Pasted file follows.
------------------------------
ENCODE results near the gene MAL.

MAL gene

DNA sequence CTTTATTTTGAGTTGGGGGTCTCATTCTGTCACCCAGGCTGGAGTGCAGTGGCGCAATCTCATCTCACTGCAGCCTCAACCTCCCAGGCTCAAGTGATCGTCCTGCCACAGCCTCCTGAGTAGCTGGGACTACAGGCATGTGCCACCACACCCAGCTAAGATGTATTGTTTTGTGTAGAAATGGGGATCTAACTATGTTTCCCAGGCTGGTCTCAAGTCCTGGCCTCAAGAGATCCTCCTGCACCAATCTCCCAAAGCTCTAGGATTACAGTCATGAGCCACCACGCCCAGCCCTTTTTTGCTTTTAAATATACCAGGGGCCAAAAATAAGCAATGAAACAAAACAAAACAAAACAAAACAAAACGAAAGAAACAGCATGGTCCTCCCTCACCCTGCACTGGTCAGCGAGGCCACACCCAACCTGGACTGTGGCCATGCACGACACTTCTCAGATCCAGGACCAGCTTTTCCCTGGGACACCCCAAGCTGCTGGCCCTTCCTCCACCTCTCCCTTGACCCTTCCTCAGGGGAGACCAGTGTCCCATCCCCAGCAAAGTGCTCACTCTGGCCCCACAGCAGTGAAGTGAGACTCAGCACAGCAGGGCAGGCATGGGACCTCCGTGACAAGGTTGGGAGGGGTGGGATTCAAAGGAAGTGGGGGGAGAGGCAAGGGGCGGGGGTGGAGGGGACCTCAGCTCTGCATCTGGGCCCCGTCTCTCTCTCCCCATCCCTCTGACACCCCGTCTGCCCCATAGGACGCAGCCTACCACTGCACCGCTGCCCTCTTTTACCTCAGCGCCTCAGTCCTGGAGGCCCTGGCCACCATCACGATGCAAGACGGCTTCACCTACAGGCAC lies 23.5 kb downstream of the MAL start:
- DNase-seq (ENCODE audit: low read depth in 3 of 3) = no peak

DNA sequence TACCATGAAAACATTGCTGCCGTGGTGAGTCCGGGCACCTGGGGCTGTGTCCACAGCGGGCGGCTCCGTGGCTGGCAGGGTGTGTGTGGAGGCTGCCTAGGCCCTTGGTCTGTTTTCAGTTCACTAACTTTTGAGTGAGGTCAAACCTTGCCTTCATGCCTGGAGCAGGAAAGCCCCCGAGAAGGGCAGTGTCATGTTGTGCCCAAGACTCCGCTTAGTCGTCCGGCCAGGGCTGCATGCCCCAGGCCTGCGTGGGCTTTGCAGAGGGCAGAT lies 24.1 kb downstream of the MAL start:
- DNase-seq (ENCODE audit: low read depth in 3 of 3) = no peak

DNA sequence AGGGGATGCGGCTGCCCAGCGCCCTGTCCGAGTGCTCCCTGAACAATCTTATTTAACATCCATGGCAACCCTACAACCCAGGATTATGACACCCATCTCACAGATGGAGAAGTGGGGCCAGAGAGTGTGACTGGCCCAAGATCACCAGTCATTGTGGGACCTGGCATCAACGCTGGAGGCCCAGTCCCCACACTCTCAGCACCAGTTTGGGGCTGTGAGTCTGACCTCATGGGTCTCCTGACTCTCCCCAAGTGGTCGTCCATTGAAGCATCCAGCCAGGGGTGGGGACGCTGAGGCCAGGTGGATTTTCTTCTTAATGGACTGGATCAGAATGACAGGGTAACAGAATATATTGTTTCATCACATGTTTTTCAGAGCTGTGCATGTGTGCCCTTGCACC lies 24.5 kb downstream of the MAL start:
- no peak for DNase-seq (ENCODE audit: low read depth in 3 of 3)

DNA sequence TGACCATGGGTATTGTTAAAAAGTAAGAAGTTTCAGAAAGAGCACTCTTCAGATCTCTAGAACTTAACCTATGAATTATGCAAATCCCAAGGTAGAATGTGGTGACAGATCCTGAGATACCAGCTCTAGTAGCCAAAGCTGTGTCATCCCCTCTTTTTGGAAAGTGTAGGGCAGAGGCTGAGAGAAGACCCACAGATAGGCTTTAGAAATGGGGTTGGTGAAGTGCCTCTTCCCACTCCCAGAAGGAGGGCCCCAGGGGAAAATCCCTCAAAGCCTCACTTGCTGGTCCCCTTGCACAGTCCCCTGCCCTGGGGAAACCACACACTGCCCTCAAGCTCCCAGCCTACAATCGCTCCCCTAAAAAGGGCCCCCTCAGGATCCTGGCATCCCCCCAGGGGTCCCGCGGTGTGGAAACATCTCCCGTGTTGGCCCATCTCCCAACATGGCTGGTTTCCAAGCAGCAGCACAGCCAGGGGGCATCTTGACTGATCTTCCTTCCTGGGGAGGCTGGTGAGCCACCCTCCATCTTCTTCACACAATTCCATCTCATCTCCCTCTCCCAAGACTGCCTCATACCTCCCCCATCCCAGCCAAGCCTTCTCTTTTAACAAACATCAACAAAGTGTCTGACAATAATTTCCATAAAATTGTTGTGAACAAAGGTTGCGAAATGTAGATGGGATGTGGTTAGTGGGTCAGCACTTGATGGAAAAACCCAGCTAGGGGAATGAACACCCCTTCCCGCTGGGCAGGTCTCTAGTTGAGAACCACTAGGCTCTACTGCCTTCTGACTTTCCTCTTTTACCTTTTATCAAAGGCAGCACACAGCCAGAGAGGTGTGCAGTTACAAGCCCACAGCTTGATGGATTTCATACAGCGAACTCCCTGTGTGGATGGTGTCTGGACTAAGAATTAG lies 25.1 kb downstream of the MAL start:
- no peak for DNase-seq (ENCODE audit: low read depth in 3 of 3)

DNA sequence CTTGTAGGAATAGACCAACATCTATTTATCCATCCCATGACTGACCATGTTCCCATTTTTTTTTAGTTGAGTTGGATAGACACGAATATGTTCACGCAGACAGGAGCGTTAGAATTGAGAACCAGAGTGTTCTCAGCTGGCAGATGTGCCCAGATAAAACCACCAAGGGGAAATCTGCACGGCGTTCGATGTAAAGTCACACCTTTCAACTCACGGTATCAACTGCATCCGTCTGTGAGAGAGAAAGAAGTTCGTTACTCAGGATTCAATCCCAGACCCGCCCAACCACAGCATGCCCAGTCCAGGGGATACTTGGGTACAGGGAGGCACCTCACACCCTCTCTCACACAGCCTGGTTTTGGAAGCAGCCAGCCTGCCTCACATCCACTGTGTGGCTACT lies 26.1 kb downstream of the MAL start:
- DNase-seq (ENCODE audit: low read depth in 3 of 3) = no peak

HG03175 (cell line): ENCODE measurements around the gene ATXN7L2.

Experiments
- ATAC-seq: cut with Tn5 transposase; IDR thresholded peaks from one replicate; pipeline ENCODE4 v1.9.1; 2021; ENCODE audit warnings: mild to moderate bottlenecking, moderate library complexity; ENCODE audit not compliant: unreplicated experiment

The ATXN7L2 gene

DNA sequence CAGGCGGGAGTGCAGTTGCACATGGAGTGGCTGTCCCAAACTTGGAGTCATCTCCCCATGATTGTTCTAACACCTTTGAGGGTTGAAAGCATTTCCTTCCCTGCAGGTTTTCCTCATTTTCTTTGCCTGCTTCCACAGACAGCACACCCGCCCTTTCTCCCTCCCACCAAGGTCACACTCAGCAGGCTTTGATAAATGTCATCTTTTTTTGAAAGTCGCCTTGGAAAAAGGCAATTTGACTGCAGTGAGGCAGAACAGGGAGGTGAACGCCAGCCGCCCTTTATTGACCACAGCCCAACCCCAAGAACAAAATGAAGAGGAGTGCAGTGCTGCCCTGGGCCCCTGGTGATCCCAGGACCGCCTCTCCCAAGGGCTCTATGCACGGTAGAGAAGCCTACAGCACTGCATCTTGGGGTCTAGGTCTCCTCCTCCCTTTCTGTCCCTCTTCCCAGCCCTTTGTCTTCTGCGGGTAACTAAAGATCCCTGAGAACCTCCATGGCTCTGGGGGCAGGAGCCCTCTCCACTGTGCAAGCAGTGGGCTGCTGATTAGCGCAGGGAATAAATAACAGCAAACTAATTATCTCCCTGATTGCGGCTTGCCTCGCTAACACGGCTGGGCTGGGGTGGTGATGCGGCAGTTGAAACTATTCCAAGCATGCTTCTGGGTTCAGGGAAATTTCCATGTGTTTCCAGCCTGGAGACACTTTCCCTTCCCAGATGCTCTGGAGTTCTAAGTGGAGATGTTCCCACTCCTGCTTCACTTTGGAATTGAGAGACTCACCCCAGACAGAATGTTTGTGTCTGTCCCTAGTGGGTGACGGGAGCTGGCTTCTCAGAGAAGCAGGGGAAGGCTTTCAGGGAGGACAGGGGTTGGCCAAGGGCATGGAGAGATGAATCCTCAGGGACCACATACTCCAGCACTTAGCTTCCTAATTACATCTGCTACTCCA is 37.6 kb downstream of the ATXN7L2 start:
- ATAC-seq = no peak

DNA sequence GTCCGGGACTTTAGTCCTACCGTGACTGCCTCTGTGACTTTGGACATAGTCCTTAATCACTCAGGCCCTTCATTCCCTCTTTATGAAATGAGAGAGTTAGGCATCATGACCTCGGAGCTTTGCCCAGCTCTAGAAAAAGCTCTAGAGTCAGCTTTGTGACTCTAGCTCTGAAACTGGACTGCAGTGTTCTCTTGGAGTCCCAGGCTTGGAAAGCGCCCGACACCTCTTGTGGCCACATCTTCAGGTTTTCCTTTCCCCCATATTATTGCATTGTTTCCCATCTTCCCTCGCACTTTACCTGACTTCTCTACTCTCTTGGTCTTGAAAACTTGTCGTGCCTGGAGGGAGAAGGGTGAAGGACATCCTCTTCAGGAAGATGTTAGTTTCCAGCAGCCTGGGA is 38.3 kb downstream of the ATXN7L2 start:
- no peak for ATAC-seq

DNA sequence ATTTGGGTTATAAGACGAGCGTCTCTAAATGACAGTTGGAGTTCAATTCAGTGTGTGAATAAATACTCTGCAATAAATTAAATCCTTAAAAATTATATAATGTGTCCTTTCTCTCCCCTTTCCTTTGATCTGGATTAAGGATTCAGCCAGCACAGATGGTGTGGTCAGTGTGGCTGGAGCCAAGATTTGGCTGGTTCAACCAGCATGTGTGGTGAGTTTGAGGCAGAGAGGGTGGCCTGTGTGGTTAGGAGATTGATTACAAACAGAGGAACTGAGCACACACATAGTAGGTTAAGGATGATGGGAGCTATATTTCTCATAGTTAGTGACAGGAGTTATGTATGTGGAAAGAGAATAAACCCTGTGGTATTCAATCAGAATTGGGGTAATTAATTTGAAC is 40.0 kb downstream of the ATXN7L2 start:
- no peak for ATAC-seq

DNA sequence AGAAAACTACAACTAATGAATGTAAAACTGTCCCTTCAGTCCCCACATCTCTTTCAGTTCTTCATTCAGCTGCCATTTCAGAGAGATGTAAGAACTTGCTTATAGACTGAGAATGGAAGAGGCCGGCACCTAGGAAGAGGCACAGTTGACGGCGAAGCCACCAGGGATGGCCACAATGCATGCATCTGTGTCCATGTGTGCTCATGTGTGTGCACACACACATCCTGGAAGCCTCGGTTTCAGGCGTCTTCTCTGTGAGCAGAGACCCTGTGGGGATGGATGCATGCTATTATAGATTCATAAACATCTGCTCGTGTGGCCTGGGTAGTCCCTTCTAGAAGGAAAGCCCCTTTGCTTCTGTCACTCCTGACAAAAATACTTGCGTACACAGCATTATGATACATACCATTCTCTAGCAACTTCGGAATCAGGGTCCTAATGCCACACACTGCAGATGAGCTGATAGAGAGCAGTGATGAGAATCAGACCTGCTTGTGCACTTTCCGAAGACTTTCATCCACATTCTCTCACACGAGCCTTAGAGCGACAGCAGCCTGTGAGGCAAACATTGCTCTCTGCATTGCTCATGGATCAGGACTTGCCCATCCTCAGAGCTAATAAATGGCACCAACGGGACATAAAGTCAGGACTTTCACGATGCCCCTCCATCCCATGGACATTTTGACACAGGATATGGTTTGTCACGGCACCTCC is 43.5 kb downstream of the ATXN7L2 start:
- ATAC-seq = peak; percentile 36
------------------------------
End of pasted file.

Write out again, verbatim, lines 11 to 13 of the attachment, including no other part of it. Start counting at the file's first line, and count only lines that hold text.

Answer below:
DNA sequence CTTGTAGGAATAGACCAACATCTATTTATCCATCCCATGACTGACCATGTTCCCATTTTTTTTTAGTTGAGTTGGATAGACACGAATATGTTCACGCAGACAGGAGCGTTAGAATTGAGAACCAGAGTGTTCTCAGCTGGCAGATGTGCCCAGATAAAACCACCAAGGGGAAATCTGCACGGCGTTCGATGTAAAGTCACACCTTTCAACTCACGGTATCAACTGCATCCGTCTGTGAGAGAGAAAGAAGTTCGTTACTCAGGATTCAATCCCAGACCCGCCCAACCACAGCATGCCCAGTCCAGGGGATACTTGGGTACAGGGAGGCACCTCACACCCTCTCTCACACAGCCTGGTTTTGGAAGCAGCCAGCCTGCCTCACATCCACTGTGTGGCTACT lies 26.1 kb downstream of the MAL start:
- DNase-seq (ENCODE audit: low read depth in 3 of 3) = no peak

HG03175 (cell line): ENCODE measurements around the gene ATXN7L2.